I’ll be staying home for Thanksgiving this year, but I’ve certainly spent plenty of holidays on the road, which I don’t regret a bit. So, in honor of the traveling I won’t be doing this year, I’m going to talk about one of the most famous travel books in American literature: Jack Kerouac’s “On the Road.”

Hopefully by the time you read this, those of you who are traveling for Thanksgiving will have arrived safely and left at least part of your journey behind you.

But if you did drive, fly, or otherwise GO somewhere for the holiday, chances are that you still have to get back from wherever you went, and that’s where part of the inspiration for today’s column came from.

I’ll be staying home for Thanksgiving this year, but I’ve certainly spent plenty of holidays on the road, which I don’t regret a bit. So, in honor of the traveling I won’t be doing this year, I’m going to talk about one of the most famous travel books in American literature: Jack Kerouac’s “On the Road.”

I have to admit that I’m not quite finished with it, but what I’ve read so far is engaging, although certainly worthy of a minor content advisory in places. I’m intensely curious about how many people reading this column have also read the book, but for those of you who haven’t, I can provide some further information.

“On the Road” is a tough book to do justice to in summary for a number of reasons, but the essential story is a rambling, real-time narrative about Kerouac’s own multi-directional, unpredictable travels across North America in the late 1940s. He chases various distant destinations with widely varying reasons, although almost all of the travel involves friends and companions, both new and old.

There’s a tremendous amount of culture and geography packed into the sketches and glimpses of Kerouac’s inventive prose, and the idea that travel and friendship are as vital a part of American identity as the country itself is an important underlying theme throughout the work.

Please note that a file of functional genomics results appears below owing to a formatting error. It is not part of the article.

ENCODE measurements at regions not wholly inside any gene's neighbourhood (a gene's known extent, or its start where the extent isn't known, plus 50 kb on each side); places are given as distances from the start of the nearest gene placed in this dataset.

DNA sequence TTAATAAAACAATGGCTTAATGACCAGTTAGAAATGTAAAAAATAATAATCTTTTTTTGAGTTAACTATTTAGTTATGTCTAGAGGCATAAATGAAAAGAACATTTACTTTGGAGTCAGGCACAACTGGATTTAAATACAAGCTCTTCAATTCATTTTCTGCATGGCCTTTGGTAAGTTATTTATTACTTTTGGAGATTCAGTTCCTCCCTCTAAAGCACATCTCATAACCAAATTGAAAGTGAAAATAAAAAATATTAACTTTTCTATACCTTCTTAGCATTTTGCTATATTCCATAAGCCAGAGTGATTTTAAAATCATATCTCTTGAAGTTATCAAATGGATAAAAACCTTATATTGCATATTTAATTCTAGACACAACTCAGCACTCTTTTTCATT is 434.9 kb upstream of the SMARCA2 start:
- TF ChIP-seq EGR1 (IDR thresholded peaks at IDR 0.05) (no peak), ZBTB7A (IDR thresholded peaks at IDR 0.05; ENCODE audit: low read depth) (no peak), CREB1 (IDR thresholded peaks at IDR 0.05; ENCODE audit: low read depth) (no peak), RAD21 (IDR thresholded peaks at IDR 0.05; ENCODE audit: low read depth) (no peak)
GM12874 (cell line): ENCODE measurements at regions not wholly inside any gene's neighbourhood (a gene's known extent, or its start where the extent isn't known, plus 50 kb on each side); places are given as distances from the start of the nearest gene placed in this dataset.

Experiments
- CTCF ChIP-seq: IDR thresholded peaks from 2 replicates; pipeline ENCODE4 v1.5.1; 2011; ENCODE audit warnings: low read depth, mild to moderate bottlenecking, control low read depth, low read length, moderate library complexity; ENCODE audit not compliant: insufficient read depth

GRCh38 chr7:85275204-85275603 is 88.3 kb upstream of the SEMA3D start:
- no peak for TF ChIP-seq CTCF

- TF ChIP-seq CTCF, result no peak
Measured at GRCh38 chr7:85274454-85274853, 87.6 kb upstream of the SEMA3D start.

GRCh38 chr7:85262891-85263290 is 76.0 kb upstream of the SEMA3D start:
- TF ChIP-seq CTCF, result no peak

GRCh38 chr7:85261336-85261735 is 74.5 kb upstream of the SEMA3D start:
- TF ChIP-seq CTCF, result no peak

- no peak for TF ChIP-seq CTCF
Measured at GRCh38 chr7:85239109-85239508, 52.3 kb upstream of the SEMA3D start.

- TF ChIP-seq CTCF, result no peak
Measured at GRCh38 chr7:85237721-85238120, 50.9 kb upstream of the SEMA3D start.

I’ve met some people who cherish this book like a long-lost friend, and while I’m not enamored with it to quite that extent, I’ve definitely enjoyed and identified with plenty of Kerouac’s experiences of the road. For several reasons, I opted to listen to the audio book first, but the farther I get into the book, the more I find myself wanting to re-read certain bits for closer examination. I think this book might be a rare exception to my general affection for recorded books: In spite of the flowing, conversational structure, I can’t help feeling that it involves enough internal, individual processing that it really should be read from the page if at all possible.


In any case, if you find yourself with extra time on your hands during your Thanksgiving weekend, or if you just need something to help pass the time on a long flight or cross-country drive, you could do a lot worse than bringing a copy of “On the Road” along.

Happy Thanksgiving!